In Slow’s book, “Return of the Junta,” he examines what is needed to remove the military from power in Myanmar. Part of the answer lies in the unyielding spirit of Myanmar’s journalists. Now, even with the extraordinary risks and despite differing ethnicities and affiliations, journalists all over the country are doing an incredible job reporting on what is happening, taking advantage of technology such as VPN, social media, and cell phone videos. “People saw, I think for the first time, especially in the center of the country, that the military was using these really violent tactics. Social media and videos were really important to sharing that world. So I think they are doing all they can in really difficult circumstances.”

However, even with Myanmar journalists’ effort to spread the information, the response from international media has been disappointing, according to Slow: “The story happening there has disappeared from international news. After the Myanmar coup, we saw a lot of coverage. Then as time went on, it fell from the international radar.” Slow thinks the Ukraine conflict is a noticeable factor of distraction, although the atrocities from the military have not been alleviated in the past 18 months: “Just today. I read about someone involved in the resistance who was arrested, and then his body was returned. It maybe had been tortured to death. But again, it was pretty short-lived. Things moved on quite quickly.”

Slow believes the only way to bring the current situation to an end is for the military to be removed from power. However, the hope seems slim. Apart from the international media, other major organizations, such as the United Nations Security Council, have failed to implement any substantial sanctions on Myanmar since the coup happened. Nevertheless, Slow stressed that economic sanction is not the best way since it hurts the Myanmar people.

Instead, he thinks that targeted sanctions against the military, such as an arms embargo, would be more helpful. Another strategy could be supporting the democratic counterpart, the National Unity Government of Myanmar, which comprises the representatives from the parties deprived of power from the military since the coup, including members of NLD and other ethnic minority insurgent groups. He says that this would mean holding meetings with them, and providing financial support and training to build up their resources and be recognized as the government. For these strategies to work, the presence of Myanmar journalists who report on the actions of the military junta to the international community is necessary.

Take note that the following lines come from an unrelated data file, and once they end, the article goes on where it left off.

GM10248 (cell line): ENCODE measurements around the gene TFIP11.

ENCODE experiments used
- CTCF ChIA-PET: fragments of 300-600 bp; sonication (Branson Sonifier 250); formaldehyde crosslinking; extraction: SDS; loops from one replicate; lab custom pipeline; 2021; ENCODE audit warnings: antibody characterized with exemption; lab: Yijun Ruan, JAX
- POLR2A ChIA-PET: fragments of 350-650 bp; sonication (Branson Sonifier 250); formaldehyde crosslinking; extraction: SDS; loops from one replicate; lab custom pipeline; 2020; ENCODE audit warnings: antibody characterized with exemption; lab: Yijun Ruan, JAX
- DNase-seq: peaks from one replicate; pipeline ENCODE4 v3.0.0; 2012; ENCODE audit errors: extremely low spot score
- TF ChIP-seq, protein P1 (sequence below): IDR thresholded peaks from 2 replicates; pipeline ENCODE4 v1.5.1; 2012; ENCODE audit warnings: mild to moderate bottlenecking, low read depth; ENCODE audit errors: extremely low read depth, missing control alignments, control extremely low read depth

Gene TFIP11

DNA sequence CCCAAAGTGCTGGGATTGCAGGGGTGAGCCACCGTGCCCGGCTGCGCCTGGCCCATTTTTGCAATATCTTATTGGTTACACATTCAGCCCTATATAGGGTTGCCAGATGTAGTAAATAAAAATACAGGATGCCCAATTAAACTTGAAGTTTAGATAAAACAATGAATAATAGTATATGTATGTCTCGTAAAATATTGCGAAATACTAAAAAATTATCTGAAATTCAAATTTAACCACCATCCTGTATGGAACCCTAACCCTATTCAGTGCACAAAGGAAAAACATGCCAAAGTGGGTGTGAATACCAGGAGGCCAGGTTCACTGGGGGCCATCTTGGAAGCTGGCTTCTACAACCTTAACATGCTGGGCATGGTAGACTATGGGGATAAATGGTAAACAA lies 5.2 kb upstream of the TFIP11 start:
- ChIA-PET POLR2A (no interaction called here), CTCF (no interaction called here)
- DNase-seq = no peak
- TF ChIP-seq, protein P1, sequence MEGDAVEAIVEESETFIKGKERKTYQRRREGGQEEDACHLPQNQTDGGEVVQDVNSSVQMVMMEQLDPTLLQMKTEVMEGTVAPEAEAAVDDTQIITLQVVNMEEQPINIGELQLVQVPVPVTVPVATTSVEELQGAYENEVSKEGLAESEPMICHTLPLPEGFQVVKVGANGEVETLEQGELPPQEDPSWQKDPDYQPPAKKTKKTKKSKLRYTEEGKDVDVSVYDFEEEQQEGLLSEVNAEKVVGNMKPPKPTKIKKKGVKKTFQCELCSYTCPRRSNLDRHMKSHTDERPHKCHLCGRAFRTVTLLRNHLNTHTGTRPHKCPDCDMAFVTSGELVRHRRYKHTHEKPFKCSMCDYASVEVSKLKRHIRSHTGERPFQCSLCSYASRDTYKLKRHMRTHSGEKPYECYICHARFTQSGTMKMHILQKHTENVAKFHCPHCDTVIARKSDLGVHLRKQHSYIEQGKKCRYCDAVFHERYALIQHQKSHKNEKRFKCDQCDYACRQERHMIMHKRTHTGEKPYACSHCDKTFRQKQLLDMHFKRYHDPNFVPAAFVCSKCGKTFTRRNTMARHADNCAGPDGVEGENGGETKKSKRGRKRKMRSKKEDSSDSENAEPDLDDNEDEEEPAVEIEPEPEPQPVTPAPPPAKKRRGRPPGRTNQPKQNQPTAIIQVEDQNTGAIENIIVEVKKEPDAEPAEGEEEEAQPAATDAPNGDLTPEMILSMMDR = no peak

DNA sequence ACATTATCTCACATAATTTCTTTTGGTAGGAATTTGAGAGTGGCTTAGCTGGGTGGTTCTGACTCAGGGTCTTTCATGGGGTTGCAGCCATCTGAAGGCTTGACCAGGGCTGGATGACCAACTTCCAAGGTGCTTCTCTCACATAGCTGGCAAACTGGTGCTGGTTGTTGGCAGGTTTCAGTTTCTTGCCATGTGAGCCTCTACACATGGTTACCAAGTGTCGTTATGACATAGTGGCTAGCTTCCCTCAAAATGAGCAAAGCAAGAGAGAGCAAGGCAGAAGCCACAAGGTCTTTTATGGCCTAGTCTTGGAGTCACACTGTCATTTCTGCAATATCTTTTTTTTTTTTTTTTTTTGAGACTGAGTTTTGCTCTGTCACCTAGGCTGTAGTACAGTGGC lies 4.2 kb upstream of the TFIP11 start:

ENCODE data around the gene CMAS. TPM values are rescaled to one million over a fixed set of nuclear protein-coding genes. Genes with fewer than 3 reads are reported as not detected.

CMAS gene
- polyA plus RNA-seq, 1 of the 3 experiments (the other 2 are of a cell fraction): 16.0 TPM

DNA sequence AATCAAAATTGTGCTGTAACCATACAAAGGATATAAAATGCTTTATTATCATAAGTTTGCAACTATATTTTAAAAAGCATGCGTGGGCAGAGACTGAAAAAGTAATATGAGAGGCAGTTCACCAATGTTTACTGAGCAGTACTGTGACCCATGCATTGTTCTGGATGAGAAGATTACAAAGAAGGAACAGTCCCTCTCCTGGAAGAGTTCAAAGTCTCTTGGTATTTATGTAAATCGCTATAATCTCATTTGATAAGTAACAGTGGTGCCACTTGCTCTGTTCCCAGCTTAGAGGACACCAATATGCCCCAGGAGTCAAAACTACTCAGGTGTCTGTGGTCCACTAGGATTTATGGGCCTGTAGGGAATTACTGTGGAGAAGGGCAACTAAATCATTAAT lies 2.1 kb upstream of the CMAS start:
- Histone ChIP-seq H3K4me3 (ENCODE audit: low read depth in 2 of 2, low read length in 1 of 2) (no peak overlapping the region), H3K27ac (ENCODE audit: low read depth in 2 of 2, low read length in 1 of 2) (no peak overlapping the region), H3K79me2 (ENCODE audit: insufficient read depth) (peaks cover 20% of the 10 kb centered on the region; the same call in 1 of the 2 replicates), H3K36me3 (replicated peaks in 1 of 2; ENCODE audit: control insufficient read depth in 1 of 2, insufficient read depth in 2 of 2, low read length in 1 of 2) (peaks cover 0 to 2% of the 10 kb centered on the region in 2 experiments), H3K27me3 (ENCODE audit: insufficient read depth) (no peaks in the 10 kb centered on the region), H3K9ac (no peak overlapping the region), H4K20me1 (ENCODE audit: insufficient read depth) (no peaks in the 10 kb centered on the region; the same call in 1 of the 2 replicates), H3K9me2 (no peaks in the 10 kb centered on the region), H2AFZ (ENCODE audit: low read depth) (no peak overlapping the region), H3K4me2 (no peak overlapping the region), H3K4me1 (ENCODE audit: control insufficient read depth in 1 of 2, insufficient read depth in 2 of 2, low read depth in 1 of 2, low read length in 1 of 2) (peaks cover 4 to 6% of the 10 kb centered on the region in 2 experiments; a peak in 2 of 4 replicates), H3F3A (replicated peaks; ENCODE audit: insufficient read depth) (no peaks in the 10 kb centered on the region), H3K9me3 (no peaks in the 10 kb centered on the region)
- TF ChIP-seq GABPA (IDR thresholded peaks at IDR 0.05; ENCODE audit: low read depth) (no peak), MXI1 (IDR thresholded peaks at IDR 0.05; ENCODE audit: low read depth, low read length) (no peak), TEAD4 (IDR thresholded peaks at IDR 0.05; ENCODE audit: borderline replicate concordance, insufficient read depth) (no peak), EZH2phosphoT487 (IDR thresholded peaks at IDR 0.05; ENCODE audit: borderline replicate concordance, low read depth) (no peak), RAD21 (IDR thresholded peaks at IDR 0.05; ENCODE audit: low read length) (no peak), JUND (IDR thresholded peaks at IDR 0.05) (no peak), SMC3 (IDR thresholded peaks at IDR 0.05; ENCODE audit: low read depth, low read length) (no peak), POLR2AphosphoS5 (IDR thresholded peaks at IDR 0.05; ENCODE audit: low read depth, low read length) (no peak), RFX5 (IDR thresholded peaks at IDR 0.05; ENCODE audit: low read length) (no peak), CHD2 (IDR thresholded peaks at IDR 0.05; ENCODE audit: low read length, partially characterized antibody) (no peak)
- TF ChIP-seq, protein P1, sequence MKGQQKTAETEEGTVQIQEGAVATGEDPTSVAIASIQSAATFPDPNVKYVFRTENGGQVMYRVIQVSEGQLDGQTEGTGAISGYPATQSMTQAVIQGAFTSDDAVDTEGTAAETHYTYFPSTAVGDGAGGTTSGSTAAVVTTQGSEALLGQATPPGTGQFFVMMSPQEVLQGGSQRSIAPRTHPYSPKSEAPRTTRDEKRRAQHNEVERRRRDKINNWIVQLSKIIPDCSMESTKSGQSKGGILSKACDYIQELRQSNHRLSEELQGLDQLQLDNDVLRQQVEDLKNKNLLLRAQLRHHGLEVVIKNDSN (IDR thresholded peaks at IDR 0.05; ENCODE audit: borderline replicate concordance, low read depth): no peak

The future of journalism in Myanmar

With the brutality of the military, being a journalist seems to be the least enticing career in Myanmar. Does that mean journalism in Myanmar holds no future at all?

Slow is optimistic: “I was in Myanmar when emergence from dictatorship was happening, say a decade or so ago. And there was an emergence of a lot of independent news outlets. And we hired a lot of Myanmar people who were okay. They didn’t have a lot of training, and it sometimes took a lot of work to try and get them up to certain standards. But eventually, over time, we saw the emergence of really, really good journalists, really good news outlets doing important stuff.”

Thornton also believes the dedication and determination of Myanmar’s journalists will continue to be strong positive energy in the dark time: “Myanmar journalists are enthusiastic and keen to keep working. Many of them are shored up now in small safe houses, trying to work out ways that they can keep working and keep broadcasting, whether it’s on a Facebook platform or other social media platform, or just their own website. Even in the last couple of days, I’ve talked to journalists who’ve been shot in the face from close range with rubber bullets and are still keen to work and not looking to resettle to a third country.” He also thinks that this enthusiasm is what the journalists in western countries, where the idea of journalism is more framed inside of the concept of vocation, tend not to have and therefore appear more valuable.

Overall, journalists in Myanmar show incredible resilience and professionalism in their job, which adds a voice of hope to the current situation. As Thornton puts it, their passion for a career in journalism comes from the cause of democracy, which they share with thousands of Myanmar citizens.